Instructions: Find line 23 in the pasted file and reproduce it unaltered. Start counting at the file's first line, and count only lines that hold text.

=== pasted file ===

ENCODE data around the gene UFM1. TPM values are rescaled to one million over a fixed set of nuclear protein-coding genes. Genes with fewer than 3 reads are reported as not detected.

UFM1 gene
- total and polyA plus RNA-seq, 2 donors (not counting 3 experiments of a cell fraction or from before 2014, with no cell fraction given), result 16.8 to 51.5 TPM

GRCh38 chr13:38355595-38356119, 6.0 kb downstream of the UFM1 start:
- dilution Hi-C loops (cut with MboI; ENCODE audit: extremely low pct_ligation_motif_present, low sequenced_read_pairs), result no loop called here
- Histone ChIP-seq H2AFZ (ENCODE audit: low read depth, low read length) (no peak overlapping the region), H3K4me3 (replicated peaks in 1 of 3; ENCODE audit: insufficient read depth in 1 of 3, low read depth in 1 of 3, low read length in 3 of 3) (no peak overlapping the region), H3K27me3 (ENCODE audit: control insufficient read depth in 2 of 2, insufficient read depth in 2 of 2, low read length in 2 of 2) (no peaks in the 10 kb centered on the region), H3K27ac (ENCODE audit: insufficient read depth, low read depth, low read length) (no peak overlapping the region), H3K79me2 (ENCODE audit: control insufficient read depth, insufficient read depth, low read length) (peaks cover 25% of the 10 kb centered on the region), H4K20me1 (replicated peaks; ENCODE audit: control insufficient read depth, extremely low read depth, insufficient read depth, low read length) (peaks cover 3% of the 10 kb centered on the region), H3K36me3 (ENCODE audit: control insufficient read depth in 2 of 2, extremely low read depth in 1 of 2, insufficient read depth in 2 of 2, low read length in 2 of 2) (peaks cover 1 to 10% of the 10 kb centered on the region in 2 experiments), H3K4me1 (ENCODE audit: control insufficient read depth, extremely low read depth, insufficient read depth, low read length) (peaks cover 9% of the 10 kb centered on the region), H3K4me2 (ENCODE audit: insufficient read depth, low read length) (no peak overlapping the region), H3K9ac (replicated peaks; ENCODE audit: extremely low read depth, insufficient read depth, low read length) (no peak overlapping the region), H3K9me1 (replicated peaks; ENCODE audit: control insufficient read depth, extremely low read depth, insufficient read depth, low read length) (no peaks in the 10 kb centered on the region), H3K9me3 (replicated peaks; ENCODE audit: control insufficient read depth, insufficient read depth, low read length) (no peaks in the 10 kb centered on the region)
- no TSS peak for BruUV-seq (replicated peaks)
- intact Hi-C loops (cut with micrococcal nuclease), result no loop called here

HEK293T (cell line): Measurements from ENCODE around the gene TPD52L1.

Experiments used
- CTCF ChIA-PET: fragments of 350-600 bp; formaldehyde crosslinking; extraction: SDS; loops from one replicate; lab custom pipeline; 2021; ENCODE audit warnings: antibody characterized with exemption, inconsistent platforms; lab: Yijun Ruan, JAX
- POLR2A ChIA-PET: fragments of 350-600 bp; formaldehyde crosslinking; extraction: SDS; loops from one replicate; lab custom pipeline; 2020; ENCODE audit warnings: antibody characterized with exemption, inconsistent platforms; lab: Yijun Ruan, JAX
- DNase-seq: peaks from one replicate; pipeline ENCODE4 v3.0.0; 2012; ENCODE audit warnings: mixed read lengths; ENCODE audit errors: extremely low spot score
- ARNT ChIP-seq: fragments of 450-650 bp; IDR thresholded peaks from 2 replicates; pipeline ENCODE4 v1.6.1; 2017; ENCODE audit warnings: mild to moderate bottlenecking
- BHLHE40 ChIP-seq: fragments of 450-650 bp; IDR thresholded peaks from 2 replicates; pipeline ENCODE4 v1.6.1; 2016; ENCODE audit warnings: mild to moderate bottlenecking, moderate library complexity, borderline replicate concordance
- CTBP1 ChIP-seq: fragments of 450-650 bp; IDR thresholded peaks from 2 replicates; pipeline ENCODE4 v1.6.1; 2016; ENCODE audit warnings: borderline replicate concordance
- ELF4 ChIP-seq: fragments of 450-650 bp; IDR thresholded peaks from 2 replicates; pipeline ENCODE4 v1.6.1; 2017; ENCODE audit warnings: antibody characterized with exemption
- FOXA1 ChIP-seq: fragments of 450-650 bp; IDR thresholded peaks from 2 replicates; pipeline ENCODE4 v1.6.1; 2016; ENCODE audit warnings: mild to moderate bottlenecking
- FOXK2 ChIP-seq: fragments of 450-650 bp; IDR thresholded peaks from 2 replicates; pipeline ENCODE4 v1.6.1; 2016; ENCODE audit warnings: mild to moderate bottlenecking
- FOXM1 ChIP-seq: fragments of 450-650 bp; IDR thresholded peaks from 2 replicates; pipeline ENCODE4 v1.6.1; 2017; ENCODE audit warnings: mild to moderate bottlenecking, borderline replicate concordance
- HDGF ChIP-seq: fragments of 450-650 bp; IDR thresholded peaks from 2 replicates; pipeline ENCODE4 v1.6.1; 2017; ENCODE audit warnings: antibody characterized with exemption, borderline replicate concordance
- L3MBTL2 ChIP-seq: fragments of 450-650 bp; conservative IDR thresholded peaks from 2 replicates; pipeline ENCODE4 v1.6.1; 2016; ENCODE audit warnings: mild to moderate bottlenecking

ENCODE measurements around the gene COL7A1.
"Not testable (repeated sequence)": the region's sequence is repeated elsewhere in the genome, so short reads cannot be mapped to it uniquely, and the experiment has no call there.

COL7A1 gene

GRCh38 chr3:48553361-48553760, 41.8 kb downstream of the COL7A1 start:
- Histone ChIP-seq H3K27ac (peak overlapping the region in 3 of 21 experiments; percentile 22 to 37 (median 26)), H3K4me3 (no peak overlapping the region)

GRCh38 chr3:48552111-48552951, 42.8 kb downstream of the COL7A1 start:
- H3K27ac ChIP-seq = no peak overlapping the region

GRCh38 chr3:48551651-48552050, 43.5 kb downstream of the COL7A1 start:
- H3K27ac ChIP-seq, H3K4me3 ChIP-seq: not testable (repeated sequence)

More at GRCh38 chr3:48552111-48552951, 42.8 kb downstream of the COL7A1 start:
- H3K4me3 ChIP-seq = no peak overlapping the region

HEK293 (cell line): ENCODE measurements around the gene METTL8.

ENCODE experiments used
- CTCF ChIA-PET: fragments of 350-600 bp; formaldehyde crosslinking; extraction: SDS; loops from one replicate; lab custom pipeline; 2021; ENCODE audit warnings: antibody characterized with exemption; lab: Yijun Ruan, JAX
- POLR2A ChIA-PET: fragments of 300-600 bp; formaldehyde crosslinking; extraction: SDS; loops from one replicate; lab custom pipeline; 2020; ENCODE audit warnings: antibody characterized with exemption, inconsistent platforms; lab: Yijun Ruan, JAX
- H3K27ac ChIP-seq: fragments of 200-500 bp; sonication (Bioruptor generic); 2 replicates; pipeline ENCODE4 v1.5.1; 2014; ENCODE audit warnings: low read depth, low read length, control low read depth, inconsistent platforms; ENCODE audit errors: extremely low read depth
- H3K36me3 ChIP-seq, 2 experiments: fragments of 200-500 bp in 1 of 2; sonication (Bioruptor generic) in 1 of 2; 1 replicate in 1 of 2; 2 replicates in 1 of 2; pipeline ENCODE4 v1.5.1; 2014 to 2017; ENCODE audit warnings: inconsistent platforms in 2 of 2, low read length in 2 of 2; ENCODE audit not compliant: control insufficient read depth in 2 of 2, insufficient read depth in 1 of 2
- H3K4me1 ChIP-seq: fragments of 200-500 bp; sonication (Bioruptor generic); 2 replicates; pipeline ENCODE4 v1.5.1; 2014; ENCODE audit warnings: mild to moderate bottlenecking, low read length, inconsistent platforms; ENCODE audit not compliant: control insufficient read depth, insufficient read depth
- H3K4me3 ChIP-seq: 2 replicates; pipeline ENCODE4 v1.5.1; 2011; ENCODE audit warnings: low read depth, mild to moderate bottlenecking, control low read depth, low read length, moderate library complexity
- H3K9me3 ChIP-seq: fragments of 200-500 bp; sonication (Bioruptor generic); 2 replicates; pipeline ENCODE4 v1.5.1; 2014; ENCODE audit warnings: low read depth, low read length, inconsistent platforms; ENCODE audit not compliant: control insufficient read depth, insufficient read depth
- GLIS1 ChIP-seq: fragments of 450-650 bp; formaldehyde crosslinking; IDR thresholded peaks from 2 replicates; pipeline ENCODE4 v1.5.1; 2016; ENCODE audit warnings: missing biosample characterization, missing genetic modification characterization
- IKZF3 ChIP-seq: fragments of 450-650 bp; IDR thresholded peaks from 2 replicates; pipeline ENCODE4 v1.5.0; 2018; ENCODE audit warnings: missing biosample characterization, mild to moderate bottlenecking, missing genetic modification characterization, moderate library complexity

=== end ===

ENCODE measurements around the gene COL7A1.